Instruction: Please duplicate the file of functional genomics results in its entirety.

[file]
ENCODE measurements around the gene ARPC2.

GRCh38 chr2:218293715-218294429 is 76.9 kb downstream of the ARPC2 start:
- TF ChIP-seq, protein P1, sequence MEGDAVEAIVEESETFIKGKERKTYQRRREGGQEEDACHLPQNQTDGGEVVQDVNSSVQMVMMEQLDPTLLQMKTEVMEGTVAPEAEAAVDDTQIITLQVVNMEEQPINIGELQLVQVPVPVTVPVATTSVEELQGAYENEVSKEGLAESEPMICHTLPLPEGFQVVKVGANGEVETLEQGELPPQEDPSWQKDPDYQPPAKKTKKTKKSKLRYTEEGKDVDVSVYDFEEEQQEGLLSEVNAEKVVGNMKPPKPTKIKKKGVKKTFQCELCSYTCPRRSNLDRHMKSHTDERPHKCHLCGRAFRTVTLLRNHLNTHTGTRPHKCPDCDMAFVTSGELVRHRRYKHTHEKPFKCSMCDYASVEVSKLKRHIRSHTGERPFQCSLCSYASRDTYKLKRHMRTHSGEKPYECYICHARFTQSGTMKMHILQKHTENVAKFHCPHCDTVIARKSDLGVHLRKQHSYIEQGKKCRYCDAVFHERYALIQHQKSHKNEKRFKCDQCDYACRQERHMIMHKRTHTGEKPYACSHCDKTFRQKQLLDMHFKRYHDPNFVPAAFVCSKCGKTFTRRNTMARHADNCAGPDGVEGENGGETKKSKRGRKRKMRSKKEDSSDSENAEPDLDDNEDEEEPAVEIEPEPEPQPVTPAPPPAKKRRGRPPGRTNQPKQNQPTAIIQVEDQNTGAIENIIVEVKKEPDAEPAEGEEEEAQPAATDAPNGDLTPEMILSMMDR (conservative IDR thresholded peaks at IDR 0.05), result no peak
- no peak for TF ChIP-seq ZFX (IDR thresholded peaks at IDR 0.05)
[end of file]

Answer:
ENCODE measurements around the gene ARPC2.

GRCh38 chr2:218293715-218294429 is 76.9 kb downstream of the ARPC2 start:
- TF ChIP-seq, protein P1, sequence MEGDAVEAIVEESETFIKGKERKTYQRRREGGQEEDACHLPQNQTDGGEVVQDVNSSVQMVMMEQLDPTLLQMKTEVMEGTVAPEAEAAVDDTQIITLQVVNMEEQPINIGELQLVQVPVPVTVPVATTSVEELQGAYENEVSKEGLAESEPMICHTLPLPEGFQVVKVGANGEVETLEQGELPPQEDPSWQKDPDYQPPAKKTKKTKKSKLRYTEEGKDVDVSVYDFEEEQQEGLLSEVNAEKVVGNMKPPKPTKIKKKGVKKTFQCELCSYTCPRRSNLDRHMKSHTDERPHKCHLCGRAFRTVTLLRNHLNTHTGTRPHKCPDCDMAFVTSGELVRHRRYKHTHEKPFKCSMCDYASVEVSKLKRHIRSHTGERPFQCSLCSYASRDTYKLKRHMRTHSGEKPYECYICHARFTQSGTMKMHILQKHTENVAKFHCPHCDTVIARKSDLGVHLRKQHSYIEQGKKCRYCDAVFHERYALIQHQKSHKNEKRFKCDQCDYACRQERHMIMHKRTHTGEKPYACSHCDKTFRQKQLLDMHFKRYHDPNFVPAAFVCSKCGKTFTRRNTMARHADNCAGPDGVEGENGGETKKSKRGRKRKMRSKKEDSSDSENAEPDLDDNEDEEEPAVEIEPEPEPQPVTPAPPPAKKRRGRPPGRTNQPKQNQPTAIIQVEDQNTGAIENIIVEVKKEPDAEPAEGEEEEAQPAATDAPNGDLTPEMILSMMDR (conservative IDR thresholded peaks at IDR 0.05), result no peak
- no peak for TF ChIP-seq ZFX (IDR thresholded peaks at IDR 0.05)